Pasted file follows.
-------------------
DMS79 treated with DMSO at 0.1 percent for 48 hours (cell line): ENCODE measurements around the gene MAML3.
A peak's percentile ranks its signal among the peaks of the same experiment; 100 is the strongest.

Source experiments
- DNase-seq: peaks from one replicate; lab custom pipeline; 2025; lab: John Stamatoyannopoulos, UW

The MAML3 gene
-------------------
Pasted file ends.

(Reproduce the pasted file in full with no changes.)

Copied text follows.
DMS79 treated with DMSO at 0.1 percent for 48 hours (cell line): ENCODE measurements around the gene MAML3.
A peak's percentile ranks its signal among the peaks of the same experiment; 100 is the strongest.

Source experiments
- DNase-seq: peaks from one replicate; lab custom pipeline; 2025; lab: John Stamatoyannopoulos, UW

The MAML3 gene